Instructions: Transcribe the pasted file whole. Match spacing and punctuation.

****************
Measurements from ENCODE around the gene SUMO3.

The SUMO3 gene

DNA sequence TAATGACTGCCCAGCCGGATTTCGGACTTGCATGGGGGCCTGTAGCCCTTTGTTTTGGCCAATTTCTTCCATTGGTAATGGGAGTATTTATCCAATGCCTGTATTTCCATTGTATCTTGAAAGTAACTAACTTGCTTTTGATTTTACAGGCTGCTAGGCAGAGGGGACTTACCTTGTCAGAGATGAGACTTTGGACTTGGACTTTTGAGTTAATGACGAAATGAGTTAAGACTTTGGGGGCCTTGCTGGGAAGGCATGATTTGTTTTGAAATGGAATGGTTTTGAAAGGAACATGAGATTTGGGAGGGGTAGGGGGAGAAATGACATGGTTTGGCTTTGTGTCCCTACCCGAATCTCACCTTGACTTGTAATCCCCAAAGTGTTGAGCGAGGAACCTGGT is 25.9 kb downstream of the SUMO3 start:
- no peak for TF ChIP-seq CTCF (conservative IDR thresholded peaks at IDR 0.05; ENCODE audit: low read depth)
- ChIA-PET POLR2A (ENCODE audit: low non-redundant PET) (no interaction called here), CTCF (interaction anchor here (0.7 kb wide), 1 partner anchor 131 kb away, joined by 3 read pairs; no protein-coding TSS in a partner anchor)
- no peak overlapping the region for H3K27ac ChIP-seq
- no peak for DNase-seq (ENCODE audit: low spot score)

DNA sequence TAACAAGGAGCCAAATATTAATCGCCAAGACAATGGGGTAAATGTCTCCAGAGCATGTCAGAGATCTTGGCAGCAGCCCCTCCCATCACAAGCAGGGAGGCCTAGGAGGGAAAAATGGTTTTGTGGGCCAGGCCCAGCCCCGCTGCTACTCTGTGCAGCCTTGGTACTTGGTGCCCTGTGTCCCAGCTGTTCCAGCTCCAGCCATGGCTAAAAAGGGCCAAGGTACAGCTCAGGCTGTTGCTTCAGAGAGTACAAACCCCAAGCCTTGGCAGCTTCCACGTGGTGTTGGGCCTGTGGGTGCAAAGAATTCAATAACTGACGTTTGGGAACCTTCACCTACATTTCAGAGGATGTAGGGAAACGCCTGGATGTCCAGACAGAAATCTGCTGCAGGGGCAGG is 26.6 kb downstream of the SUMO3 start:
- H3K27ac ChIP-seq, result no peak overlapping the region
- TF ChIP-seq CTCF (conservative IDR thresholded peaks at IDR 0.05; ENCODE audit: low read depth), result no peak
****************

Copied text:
Measurements from ENCODE around the gene SUMO3.

The SUMO3 gene

DNA sequence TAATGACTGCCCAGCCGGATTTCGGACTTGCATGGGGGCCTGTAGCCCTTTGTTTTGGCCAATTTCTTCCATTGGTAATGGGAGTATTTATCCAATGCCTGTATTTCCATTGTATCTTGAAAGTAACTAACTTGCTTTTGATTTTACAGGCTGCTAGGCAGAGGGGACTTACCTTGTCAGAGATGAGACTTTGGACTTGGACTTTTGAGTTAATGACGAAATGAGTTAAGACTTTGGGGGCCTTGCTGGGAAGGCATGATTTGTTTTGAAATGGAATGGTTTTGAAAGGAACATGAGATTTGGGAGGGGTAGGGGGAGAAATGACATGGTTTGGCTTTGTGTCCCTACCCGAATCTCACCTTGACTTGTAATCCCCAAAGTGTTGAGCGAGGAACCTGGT is 25.9 kb downstream of the SUMO3 start:
- no peak for TF ChIP-seq CTCF (conservative IDR thresholded peaks at IDR 0.05; ENCODE audit: low read depth)
- ChIA-PET POLR2A (ENCODE audit: low non-redundant PET) (no interaction called here), CTCF (interaction anchor here (0.7 kb wide), 1 partner anchor 131 kb away, joined by 3 read pairs; no protein-coding TSS in a partner anchor)
- no peak overlapping the region for H3K27ac ChIP-seq
- no peak for DNase-seq (ENCODE audit: low spot score)

DNA sequence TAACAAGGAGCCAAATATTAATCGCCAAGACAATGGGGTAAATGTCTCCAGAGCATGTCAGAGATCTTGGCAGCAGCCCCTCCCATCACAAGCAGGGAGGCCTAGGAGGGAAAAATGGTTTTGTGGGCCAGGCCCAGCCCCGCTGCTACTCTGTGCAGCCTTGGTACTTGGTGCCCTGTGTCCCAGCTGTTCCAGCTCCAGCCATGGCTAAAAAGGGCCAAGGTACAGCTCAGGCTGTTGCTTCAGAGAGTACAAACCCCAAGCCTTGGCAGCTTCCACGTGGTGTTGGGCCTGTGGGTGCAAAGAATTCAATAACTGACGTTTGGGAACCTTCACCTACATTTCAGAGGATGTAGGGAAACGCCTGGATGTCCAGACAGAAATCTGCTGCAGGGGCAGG is 26.6 kb downstream of the SUMO3 start:
- H3K27ac ChIP-seq, result no peak overlapping the region
- TF ChIP-seq CTCF (conservative IDR thresholded peaks at IDR 0.05; ENCODE audit: low read depth), result no peak